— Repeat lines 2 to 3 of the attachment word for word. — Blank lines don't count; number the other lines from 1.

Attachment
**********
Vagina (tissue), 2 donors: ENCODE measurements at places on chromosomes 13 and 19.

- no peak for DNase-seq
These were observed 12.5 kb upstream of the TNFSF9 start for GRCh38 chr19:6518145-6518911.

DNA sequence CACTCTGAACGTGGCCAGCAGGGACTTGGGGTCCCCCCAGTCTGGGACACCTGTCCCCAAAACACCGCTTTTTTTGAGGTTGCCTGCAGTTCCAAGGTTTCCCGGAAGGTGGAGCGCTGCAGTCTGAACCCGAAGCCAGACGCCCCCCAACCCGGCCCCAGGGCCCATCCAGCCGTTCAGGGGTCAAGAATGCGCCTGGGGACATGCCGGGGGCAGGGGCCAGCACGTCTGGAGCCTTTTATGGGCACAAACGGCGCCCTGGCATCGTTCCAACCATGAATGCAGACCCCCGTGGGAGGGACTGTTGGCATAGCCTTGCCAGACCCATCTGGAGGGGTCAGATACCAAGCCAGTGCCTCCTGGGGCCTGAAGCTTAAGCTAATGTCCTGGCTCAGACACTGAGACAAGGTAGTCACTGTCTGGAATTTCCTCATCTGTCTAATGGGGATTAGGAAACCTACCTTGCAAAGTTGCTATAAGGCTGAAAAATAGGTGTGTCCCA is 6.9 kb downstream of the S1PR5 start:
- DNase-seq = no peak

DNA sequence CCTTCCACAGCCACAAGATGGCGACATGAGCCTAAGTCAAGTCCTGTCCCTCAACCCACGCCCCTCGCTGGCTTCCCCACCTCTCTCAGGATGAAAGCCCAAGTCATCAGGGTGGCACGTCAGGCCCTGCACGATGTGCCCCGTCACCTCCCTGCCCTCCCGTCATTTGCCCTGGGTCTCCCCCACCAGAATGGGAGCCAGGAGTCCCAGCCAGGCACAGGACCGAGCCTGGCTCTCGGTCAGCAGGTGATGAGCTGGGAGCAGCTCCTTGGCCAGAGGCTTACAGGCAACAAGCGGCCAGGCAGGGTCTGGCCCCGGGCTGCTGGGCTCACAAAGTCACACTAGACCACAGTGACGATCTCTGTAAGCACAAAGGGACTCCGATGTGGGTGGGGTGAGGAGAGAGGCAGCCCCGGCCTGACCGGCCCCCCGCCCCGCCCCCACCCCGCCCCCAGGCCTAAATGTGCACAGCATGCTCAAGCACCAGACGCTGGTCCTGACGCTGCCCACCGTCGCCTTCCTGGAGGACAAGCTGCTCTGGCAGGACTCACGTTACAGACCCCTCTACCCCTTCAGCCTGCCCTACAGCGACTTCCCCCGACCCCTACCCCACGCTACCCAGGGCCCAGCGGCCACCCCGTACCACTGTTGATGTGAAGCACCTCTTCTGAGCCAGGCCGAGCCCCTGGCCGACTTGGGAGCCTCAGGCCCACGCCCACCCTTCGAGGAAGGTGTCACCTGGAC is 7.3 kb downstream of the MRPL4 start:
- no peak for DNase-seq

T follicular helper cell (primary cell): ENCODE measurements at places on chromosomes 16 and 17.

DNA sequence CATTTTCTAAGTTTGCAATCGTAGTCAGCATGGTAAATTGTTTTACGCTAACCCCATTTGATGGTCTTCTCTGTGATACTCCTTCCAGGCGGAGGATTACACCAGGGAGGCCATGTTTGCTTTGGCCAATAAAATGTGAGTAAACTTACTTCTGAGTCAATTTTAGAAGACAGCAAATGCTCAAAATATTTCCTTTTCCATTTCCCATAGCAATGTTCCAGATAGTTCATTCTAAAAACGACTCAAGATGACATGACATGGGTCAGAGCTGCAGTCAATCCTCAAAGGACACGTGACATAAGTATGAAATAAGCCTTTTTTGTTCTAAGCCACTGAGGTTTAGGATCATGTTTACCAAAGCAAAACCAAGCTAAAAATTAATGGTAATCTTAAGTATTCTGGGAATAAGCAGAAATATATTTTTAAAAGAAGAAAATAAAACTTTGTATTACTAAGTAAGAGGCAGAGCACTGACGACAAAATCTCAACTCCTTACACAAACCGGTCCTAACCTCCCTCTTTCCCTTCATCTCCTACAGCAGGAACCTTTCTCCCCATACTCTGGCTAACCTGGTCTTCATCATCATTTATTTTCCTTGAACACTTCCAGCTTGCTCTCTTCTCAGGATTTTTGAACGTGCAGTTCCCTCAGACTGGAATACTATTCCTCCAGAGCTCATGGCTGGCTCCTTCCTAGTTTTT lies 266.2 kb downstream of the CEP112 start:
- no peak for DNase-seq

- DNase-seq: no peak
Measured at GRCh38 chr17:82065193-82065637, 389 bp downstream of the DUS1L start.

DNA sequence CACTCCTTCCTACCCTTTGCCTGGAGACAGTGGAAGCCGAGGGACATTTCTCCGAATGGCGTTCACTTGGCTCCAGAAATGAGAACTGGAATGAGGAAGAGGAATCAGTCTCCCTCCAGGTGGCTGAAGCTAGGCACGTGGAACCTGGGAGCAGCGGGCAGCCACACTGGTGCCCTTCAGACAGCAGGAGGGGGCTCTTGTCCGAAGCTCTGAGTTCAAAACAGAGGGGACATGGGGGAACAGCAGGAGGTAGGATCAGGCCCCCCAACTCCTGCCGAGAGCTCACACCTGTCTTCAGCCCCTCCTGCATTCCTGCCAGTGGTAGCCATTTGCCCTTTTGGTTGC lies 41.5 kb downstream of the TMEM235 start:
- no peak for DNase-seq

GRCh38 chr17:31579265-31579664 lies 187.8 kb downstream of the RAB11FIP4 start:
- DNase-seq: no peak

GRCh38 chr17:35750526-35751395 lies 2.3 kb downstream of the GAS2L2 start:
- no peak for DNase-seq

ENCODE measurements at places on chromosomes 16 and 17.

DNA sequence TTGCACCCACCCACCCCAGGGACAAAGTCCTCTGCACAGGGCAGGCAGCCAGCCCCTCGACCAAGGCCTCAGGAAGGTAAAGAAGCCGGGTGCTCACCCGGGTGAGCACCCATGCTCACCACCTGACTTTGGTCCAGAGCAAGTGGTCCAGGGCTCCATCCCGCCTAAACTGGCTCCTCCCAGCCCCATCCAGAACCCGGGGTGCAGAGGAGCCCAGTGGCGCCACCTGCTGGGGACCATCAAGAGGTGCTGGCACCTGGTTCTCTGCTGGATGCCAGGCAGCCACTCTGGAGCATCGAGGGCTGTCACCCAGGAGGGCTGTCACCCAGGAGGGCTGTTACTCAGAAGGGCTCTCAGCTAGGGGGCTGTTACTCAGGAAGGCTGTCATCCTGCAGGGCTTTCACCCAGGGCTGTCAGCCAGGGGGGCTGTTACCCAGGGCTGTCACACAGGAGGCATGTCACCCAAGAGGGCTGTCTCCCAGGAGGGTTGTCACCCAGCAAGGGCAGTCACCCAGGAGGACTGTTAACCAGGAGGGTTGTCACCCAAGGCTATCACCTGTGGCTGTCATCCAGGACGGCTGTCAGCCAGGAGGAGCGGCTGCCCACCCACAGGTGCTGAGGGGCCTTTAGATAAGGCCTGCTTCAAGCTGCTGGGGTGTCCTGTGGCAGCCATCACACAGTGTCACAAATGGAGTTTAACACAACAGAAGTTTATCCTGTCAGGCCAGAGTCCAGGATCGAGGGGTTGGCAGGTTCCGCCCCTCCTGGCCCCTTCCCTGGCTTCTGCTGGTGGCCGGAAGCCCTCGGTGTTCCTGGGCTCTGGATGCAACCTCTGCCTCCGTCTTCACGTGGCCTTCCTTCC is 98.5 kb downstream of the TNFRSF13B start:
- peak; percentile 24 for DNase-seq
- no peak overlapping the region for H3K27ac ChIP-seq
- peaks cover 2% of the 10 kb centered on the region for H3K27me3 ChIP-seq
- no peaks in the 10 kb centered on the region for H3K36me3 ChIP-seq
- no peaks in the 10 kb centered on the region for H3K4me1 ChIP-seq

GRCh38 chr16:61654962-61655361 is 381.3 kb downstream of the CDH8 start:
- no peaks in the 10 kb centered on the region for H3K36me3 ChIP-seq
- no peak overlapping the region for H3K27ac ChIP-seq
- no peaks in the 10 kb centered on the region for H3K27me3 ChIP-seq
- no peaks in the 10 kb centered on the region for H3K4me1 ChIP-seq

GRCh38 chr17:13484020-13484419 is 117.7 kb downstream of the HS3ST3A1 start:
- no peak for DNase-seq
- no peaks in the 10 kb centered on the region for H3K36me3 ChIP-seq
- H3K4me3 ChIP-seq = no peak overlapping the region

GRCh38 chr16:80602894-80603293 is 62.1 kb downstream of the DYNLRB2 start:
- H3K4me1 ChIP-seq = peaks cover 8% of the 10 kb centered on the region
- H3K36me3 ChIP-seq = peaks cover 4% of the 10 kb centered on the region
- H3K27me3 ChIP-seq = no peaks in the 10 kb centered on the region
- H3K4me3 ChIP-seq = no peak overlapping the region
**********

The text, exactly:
- no peak for DNase-seq
These were observed 12.5 kb upstream of the TNFSF9 start for GRCh38 chr19:6518145-6518911.